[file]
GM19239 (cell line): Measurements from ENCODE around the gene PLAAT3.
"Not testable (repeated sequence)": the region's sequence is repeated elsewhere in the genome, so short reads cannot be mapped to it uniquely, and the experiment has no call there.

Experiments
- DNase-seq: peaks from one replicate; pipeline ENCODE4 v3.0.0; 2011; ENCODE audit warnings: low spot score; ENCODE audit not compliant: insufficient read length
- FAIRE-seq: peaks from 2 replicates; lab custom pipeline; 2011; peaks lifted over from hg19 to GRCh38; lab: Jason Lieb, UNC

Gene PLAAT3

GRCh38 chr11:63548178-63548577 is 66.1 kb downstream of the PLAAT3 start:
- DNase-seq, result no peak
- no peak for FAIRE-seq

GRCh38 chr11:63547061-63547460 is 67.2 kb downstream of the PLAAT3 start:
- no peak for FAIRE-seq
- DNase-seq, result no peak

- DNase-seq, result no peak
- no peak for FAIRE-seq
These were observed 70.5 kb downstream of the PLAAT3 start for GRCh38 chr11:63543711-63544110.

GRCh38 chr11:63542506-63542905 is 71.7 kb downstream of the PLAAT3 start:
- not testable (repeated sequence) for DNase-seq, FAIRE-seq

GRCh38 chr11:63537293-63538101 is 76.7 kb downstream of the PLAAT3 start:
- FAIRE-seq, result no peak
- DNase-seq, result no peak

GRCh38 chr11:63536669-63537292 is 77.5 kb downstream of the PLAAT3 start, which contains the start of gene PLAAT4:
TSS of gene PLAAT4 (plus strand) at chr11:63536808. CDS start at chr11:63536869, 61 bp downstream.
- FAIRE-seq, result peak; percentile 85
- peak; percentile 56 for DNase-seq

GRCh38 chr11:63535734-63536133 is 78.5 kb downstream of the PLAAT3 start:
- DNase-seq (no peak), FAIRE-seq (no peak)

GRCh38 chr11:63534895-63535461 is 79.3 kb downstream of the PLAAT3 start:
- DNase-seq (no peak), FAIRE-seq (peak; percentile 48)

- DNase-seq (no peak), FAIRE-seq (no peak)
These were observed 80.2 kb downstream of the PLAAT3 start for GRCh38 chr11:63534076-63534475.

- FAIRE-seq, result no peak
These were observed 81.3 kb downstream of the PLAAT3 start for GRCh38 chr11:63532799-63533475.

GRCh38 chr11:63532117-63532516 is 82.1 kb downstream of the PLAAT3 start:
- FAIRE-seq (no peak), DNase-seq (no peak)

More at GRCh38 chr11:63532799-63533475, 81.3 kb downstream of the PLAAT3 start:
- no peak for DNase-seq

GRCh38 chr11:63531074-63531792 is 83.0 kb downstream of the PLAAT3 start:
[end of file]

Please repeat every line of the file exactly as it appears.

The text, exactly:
GM19239 (cell line): Measurements from ENCODE around the gene PLAAT3.
"Not testable (repeated sequence)": the region's sequence is repeated elsewhere in the genome, so short reads cannot be mapped to it uniquely, and the experiment has no call there.

Experiments
- DNase-seq: peaks from one replicate; pipeline ENCODE4 v3.0.0; 2011; ENCODE audit warnings: low spot score; ENCODE audit not compliant: insufficient read length
- FAIRE-seq: peaks from 2 replicates; lab custom pipeline; 2011; peaks lifted over from hg19 to GRCh38; lab: Jason Lieb, UNC

Gene PLAAT3

GRCh38 chr11:63548178-63548577 is 66.1 kb downstream of the PLAAT3 start:
- DNase-seq, result no peak
- no peak for FAIRE-seq

GRCh38 chr11:63547061-63547460 is 67.2 kb downstream of the PLAAT3 start:
- no peak for FAIRE-seq
- DNase-seq, result no peak

- DNase-seq, result no peak
- no peak for FAIRE-seq
These were observed 70.5 kb downstream of the PLAAT3 start for GRCh38 chr11:63543711-63544110.

GRCh38 chr11:63542506-63542905 is 71.7 kb downstream of the PLAAT3 start:
- not testable (repeated sequence) for DNase-seq, FAIRE-seq

GRCh38 chr11:63537293-63538101 is 76.7 kb downstream of the PLAAT3 start:
- FAIRE-seq, result no peak
- DNase-seq, result no peak

GRCh38 chr11:63536669-63537292 is 77.5 kb downstream of the PLAAT3 start, which contains the start of gene PLAAT4:
TSS of gene PLAAT4 (plus strand) at chr11:63536808. CDS start at chr11:63536869, 61 bp downstream.
- FAIRE-seq, result peak; percentile 85
- peak; percentile 56 for DNase-seq

GRCh38 chr11:63535734-63536133 is 78.5 kb downstream of the PLAAT3 start:
- DNase-seq (no peak), FAIRE-seq (no peak)

GRCh38 chr11:63534895-63535461 is 79.3 kb downstream of the PLAAT3 start:
- DNase-seq (no peak), FAIRE-seq (peak; percentile 48)

- DNase-seq (no peak), FAIRE-seq (no peak)
These were observed 80.2 kb downstream of the PLAAT3 start for GRCh38 chr11:63534076-63534475.

- FAIRE-seq, result no peak
These were observed 81.3 kb downstream of the PLAAT3 start for GRCh38 chr11:63532799-63533475.

GRCh38 chr11:63532117-63532516 is 82.1 kb downstream of the PLAAT3 start:
- FAIRE-seq (no peak), DNase-seq (no peak)

More at GRCh38 chr11:63532799-63533475, 81.3 kb downstream of the PLAAT3 start:
- no peak for DNase-seq

GRCh38 chr11:63531074-63531792 is 83.0 kb downstream of the PLAAT3 start: